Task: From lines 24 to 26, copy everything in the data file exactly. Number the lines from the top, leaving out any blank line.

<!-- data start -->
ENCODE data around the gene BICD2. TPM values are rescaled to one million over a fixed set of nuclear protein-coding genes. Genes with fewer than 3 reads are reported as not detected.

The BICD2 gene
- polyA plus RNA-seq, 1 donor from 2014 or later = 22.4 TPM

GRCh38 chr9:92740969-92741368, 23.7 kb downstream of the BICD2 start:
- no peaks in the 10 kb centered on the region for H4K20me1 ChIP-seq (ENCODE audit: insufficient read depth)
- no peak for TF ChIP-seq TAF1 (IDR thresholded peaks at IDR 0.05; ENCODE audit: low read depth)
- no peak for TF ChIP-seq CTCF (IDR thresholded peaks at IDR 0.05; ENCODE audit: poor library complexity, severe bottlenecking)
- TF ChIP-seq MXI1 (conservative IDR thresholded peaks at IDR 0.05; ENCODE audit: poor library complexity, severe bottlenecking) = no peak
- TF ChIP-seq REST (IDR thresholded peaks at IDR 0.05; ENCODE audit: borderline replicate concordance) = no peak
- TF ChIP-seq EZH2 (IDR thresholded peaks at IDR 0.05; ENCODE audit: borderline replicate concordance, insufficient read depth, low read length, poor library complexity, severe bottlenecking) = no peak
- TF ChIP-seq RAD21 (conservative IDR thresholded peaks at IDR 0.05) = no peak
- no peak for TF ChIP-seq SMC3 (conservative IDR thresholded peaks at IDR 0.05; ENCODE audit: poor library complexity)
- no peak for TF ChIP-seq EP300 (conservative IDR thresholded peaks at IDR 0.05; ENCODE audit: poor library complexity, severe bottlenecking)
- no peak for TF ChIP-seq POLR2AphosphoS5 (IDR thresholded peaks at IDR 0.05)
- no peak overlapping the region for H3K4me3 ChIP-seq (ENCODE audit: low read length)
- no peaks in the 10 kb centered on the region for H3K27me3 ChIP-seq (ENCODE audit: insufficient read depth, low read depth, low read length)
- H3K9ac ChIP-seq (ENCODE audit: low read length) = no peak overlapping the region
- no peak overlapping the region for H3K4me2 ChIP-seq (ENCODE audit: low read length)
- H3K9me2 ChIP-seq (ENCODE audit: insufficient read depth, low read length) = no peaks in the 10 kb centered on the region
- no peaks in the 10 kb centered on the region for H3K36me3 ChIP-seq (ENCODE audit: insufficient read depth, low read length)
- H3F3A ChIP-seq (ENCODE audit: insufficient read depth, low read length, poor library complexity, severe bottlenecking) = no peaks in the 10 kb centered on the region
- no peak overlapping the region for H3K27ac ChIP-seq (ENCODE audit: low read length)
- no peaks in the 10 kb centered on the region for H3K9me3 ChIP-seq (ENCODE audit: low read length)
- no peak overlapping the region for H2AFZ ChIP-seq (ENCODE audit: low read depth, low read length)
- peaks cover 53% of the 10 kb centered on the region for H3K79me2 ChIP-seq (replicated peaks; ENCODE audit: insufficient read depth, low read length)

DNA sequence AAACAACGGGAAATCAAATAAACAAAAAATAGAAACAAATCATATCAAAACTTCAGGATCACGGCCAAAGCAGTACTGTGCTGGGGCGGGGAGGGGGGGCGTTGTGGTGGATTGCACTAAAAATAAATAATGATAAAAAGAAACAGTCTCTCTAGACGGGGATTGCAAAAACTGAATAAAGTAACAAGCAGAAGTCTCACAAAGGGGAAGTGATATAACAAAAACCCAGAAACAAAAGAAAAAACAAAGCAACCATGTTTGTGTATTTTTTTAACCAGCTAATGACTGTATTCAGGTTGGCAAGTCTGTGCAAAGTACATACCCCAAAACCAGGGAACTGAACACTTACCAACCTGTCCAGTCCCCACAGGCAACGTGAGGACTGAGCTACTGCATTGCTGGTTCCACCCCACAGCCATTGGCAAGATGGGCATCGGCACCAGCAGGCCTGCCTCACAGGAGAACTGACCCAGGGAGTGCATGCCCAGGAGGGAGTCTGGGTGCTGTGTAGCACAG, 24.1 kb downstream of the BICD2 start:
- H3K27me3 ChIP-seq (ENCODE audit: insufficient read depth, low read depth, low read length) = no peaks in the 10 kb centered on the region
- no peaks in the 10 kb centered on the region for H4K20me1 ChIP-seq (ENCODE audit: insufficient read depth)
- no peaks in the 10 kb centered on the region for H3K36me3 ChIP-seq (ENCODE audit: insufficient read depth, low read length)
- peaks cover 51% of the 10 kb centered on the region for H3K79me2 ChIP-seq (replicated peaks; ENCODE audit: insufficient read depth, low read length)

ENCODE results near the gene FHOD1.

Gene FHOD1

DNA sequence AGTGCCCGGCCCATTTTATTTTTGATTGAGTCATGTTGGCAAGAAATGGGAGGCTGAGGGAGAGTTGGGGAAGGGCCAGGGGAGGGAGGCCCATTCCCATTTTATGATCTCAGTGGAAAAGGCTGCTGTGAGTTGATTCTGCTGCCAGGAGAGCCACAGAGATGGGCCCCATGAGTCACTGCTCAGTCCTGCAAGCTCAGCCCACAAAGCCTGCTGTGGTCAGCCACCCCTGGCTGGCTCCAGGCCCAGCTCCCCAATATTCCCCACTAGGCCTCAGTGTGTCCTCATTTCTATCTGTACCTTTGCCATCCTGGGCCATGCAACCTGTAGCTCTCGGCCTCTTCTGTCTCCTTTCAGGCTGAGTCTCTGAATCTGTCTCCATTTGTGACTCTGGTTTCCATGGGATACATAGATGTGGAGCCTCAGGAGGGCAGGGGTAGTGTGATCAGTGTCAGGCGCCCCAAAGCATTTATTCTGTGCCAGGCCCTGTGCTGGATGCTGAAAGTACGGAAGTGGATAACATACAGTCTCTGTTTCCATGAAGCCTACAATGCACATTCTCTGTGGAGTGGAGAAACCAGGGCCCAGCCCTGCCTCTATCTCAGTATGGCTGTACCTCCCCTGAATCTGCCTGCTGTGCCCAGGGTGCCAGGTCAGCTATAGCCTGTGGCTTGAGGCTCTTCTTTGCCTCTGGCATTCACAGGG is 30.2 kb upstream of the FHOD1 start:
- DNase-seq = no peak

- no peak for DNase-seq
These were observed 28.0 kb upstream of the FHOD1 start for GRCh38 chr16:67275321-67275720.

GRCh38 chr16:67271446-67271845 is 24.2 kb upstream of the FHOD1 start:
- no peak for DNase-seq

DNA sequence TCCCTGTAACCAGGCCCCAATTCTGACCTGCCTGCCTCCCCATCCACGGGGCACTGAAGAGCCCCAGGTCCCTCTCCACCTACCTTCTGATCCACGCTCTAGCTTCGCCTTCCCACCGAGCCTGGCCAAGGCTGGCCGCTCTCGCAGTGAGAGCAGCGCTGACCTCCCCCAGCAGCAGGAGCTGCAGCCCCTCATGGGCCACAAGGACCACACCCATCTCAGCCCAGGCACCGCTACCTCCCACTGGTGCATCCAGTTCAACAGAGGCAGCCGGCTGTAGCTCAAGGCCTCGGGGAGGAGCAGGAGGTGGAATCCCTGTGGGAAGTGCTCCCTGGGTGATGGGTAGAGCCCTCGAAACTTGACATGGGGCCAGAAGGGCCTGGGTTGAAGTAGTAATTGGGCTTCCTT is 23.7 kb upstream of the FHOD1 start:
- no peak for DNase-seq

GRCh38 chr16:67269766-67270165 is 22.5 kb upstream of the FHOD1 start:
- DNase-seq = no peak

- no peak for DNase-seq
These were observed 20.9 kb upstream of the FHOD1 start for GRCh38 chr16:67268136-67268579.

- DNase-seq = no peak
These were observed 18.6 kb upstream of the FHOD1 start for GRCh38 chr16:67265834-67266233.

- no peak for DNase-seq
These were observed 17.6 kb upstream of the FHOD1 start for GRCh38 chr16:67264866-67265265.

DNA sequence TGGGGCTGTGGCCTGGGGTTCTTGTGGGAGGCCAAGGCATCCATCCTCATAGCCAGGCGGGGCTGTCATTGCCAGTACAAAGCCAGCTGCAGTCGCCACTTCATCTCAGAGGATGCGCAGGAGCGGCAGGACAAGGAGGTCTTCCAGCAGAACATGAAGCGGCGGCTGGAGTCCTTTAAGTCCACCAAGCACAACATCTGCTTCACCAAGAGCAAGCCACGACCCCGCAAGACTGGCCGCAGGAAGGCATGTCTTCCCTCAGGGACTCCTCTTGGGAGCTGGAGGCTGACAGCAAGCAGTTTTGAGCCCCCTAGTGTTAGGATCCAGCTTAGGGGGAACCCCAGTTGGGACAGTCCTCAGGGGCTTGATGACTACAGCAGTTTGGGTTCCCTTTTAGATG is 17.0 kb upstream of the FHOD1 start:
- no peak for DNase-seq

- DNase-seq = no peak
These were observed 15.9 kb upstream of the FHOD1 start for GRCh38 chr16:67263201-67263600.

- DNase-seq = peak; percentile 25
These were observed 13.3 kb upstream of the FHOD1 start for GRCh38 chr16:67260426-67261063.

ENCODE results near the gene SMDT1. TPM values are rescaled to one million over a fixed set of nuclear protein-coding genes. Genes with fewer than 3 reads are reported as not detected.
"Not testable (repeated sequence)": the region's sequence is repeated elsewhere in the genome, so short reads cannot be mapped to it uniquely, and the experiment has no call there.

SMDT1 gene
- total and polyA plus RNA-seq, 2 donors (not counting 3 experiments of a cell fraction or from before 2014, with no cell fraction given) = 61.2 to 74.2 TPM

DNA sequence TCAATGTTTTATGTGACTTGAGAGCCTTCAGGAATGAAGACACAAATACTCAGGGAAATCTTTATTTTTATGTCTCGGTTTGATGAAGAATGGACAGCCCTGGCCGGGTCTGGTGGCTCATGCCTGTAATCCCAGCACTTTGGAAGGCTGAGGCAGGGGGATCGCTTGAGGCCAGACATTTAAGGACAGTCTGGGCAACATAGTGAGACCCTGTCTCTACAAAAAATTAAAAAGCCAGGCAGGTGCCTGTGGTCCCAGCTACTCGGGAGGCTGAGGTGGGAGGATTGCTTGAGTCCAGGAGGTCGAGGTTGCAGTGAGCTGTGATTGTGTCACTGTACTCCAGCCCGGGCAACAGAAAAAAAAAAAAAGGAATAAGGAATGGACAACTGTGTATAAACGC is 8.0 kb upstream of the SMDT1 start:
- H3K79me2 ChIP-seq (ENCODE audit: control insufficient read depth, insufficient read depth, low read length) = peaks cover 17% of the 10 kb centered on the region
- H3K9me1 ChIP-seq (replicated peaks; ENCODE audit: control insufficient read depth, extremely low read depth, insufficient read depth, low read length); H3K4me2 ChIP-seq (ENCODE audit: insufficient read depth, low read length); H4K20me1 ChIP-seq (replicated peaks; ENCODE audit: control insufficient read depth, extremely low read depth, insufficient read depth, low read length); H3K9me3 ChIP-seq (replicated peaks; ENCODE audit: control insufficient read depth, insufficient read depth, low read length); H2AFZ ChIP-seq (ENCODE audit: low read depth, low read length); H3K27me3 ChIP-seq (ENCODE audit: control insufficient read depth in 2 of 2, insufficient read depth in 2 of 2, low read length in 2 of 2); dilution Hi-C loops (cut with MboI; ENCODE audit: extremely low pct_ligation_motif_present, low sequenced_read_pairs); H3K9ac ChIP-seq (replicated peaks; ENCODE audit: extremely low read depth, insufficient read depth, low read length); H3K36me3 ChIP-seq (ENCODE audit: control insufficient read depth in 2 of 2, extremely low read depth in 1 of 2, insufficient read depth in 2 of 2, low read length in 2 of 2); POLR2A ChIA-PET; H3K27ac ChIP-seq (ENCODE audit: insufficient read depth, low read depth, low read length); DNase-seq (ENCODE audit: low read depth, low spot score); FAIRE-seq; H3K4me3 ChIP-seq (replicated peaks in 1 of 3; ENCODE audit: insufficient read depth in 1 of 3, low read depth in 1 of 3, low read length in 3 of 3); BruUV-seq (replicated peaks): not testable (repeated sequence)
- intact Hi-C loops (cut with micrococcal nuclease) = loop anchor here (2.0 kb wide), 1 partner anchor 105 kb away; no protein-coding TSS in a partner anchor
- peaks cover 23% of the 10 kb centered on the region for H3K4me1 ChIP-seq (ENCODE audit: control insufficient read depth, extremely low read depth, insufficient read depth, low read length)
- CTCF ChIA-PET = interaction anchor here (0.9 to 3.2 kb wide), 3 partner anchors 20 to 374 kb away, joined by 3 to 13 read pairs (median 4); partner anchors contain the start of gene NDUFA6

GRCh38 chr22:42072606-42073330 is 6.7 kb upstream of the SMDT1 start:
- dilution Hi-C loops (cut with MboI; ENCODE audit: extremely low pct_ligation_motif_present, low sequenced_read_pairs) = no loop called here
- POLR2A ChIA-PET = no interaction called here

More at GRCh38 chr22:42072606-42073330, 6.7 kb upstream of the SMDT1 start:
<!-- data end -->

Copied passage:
- no peak overlapping the region for H2AFZ ChIP-seq (ENCODE audit: low read depth, low read length)
- peaks cover 53% of the 10 kb centered on the region for H3K79me2 ChIP-seq (replicated peaks; ENCODE audit: insufficient read depth, low read length)

DNA sequence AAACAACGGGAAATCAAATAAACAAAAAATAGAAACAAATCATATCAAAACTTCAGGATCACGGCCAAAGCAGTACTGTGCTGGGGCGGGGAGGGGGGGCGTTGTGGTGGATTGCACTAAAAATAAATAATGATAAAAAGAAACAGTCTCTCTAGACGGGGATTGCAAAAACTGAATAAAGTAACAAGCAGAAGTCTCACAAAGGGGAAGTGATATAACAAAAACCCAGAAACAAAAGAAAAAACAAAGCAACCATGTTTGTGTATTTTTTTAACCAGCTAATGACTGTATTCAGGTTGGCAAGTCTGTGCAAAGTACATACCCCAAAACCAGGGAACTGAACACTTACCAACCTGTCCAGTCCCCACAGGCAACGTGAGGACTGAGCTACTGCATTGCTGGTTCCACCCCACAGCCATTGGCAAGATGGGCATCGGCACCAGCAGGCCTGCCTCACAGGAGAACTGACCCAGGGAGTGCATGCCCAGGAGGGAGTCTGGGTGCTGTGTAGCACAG, 24.1 kb downstream of the BICD2 start: